My image is meant to be a game server for CounterStrike:GO. There is a tool called steamcmd that automaticly downloads and installs the game files and server files. Unfortunately when doing a full rebuild, the build process pulls ~18GB of data which takes a lot of time. But normally steamcmd just pulls delta updates based on the previous game files and it even validates the output.
There is a (not very docker-like) workaround to this: Install the the game data on our host server and use it as a source for our Dockerfile. However since we’re using Docker we also need a “docker solution” for this, or the whole docker paradigma woudn’t make any sense…
So far I had considered the following methods:
1) Using multi stage builds. Unfortunately it’s not really the solution: The base image basically needs to be “kept-out-of-date” to play out it’s perks and avoid pulling 18 GB of files everytime. Secondly, if kept out of date too long the delta would get bigger and bigger, also slowing down build time. So either way this solution sucks.
2) Second alternative that came to mind is using “rolling release containers” (my own terminology since I don’t how how you’d call this), which basically hold all the game server data inside a dedicated volume and keep it constantly up-to-date. This volume would basically be used as “cache” for building the new image. The current content of the volume would simply need to be copied during build. Considering it is a dedicated Docker container just for this one task, we can be quite sure the data is valid. In the rare case that something goes wrong one can still restart the container and refill the volume from scratch.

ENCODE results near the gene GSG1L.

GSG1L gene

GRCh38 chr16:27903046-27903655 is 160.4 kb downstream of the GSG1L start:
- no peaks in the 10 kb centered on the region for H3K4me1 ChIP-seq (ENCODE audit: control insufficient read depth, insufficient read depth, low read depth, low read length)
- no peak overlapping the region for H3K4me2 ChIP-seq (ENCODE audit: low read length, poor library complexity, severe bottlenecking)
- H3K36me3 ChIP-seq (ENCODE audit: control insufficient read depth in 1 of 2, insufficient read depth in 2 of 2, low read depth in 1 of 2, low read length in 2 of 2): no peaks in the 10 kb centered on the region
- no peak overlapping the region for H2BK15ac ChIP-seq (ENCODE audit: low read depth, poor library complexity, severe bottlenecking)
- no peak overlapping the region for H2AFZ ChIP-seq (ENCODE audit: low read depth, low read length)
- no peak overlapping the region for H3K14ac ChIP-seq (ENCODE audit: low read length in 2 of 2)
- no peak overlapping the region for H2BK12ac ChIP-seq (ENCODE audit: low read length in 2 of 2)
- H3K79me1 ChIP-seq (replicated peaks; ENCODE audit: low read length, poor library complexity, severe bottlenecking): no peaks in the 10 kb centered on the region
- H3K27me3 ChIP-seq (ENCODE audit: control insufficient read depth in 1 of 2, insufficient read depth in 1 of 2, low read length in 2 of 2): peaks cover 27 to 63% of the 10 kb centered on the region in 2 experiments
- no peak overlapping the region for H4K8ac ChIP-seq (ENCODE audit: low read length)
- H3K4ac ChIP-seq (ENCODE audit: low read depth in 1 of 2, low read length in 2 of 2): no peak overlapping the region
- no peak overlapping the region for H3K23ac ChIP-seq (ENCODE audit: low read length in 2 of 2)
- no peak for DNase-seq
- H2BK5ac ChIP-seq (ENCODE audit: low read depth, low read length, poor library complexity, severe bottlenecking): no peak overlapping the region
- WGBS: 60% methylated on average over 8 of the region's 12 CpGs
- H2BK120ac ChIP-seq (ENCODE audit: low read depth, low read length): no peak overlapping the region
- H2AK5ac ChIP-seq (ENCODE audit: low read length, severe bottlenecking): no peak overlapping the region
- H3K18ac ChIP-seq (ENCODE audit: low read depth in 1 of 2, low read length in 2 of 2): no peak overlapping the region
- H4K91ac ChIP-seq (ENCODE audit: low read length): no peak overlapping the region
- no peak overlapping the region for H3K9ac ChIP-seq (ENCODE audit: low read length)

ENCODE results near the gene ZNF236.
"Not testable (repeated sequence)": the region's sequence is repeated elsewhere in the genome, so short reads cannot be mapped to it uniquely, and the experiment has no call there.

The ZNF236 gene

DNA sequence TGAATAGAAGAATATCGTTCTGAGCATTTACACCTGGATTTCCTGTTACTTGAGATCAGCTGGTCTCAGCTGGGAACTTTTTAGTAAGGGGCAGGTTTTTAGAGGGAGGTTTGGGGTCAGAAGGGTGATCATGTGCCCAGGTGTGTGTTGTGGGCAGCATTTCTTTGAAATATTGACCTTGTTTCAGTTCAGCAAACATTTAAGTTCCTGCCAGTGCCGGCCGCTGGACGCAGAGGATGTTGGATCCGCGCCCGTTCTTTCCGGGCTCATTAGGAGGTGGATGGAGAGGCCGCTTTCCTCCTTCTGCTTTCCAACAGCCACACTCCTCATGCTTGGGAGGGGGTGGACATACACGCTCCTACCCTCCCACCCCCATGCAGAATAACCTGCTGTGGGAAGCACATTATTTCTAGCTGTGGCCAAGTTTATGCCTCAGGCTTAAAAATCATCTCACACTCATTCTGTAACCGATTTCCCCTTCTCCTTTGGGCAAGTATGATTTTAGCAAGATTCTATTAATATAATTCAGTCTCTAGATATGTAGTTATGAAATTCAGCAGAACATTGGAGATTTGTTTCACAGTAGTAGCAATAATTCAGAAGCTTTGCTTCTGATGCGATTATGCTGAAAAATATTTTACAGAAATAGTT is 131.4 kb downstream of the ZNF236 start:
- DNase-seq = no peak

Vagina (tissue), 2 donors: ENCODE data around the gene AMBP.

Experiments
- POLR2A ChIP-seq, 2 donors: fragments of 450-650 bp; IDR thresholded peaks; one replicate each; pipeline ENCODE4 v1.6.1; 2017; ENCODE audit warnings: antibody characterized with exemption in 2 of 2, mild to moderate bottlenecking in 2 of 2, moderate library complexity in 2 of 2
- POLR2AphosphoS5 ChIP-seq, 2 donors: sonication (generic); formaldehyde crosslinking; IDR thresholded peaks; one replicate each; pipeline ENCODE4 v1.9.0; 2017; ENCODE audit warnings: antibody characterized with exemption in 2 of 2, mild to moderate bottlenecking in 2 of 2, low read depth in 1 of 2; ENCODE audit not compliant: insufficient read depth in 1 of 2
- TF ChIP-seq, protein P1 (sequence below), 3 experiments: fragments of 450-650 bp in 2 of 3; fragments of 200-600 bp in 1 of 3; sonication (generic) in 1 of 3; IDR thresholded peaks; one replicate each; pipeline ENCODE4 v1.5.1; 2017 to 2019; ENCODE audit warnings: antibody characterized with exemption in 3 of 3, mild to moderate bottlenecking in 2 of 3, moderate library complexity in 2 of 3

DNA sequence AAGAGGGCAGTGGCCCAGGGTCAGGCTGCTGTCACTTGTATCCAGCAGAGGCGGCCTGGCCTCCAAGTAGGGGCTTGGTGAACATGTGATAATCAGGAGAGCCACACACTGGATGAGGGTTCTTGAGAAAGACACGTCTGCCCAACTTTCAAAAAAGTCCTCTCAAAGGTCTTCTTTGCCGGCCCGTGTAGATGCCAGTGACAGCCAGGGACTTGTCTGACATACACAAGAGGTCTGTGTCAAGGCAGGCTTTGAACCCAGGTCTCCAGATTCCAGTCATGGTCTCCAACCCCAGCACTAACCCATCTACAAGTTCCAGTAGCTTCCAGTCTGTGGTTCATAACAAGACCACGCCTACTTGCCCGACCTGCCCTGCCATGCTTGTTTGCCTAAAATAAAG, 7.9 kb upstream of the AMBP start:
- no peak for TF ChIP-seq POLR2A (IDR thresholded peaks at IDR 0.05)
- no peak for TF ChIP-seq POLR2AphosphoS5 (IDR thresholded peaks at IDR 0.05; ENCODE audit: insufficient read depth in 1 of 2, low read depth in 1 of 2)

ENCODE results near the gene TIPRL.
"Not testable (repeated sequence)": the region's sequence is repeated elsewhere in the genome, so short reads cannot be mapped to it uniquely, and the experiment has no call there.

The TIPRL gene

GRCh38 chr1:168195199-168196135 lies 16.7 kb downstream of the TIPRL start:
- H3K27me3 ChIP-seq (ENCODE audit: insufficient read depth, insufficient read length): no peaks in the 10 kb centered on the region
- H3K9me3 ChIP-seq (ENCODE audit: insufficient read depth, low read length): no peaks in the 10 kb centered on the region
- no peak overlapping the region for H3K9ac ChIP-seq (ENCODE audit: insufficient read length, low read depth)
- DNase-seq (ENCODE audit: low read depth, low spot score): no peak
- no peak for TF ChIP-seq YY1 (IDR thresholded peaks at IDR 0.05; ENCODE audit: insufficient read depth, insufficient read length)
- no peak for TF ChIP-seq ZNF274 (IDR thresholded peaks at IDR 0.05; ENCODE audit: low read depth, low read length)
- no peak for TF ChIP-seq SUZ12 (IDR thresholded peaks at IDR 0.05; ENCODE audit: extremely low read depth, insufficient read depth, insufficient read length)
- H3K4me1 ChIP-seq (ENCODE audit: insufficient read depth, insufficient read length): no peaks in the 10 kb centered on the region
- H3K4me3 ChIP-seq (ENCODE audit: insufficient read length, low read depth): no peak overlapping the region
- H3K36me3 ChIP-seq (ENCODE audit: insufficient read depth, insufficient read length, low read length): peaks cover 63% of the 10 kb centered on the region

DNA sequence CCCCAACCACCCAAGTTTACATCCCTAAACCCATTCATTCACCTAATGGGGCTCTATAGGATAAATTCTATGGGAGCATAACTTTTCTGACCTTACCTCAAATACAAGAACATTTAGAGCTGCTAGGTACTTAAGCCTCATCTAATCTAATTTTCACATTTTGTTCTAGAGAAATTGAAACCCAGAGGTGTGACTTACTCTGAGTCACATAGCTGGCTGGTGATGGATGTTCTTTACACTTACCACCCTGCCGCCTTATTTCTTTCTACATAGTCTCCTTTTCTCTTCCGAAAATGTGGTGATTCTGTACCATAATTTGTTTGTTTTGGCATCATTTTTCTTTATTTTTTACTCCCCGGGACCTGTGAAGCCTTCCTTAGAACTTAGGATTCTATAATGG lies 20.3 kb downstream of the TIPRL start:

So one downside is that data needs to be copied which takes time. The other downside is that volumes cannot simply be mounted during build time, so it would require a more complex mechanism than that. Lastly using volumes as “cache” for building images seems to be discouraged by the Docker developers – I guess there a reasons for that but currently I would probably be forced to use this method.
To be honest, both approaches seem like rather overcomplicated workarounds for something that can be achieved in a simpler fashion.
Would it be possible to use an already build image as build cache? Or some other better way? Not quite sure but as I understand it the new buildkit might bring this feature with
RUN --mount. I am already using buildkit but since it is badly documented as of yet, I don’t know how I would implement something like this.
Am I on the right track here or am I totally wrong?
My current Dockerfile is here if you wanna take a look, the game data gets pulled in line #27. Currently it uses none of the above methods as I am still looking for the best solution.